Tomorrow is my favorite holiday of the year. And it’s not just because tomorrow is one of the few days where my ill-advised ability to overeat is celebrated. Although it is cliché, Thanksgiving in my household has always been about bringing everyone (and I mean everyone… my family’s meal is usually 25-plus) together, even that drunken aunt or two that falls asleep at the table.
Last year, I coerced some diners to try beer pairings as part of the meal. And this year, I decided to coerce all of you to try it out as well.
If you haven’t noticed, Thanksgiving dinner is begging to be paired with beer. The fall flavors and textures, the tangy sides, sweet desserts, and everything in between are all perfect for the flavors of fall beers.
So today, in the spirit of sharing, here are two of my go-to dishes and two awesome beers that will pair perfectly with them. These are adaptations of recipes I love and I am sure you have seen some version of them before.
So, Happy Thanksgiving. And don’t forget to pickup the Pepto-Bismol on the way to your in-laws/relatives/friends/own house where you will share dinner with your six cats.
Everyone has some version of Sprouts with Bacon. I think this one works well, getting a nice umami flavor from the miso paste.
- Dice a whole medium yellow onion. Clean your sprouts and split them in half (make sure to take off the hard knobs on the end of them). Throw the sprouts, the onion, some olive oil, and some miso paste diluted with a few drops of warm water into a bowl and toss to coat.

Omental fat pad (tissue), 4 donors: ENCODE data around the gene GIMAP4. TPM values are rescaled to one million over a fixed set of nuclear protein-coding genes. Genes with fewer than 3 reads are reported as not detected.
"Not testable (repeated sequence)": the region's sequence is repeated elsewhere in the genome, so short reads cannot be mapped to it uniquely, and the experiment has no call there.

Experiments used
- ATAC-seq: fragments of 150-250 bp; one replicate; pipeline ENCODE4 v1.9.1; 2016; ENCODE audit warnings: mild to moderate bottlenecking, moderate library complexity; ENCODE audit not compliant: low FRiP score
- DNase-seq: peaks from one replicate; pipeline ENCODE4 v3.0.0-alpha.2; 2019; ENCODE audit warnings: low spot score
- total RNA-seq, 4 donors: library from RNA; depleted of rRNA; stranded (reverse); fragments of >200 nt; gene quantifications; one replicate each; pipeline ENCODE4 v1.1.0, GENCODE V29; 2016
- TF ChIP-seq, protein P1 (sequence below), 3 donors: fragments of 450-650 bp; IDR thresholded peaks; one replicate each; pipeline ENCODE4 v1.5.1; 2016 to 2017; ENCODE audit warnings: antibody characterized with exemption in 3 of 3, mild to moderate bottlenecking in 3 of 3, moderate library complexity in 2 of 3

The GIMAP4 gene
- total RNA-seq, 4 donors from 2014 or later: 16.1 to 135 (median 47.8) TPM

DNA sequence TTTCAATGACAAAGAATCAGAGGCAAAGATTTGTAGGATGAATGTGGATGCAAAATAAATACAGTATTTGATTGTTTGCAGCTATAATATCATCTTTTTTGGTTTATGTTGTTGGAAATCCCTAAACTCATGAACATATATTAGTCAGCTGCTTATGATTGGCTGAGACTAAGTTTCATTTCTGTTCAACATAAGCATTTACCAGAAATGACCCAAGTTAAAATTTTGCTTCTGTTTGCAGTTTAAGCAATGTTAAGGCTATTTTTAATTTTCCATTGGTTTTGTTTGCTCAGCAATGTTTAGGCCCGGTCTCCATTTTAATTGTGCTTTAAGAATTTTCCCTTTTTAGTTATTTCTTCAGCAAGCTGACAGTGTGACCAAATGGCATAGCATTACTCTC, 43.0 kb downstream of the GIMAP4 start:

- Meanwhile, cook a few pieces of thick slab bacon in a cast-iron pan until slightly crispy, but still soft. Keep most of the drippings in the pan and reserve the bacon for later.
- Throw the onion and sprouts in the hot pan with a splash of olive oil (if needed) over medium heat. Make sure the sprouts are face down at first, so that they get a nice crisp to them (this is crucial). After the sprouts look bright green (maybe 6-10 minutes), toss them around and throw back in the bacon (chop it up first).
- Take the mixture off the heat, toss in a little shriracha sauce and some sesame seeds, and serve.
Pairs with: Hitachino Nest Red Rice Ale. A Japanese ale with malt sweet notes and sake like flavor, this beer will help to bring out the umami flavor from the miso and goes great with smoky vegetables.
Spicy Sausage and Crispy Sweet Cornbread were made for each other. This stuffing (or dressing for you southerners) pairs Andouille and cornbread with vegetables and fresh herbs.
- First things first: Make a cornbread. I like doing mine in a 10-inch cast-iron pan, but feel free to use your own recipe or buy a box of Jiffy. Let the cornbread sit overnight and dry up a little bit.
- Grab 4-5 links of fresh Andouille sausage (you can use any type, but the spice from Andouille is great). Remove the casing and quickly cook the Andouille in a hot pan, smashing it into pieces as you go. Meanwhile, roughly chop the following: onions, celery, and red bell pepper. The amount you use depends on how you like your dressing, but a few cups of each should do.
- After about 5 minutes, take the sausage out of the pan, leaving the drippings, and add the veggie mixture to the pan. Cook this for about 10 minutes or until very soft. Mix the veggies with the sausage in a bowl, and add 2 teaspoons each of thyme, sage, rosemary, and salt and pepper to taste. Set this aside (can be done a day ahead).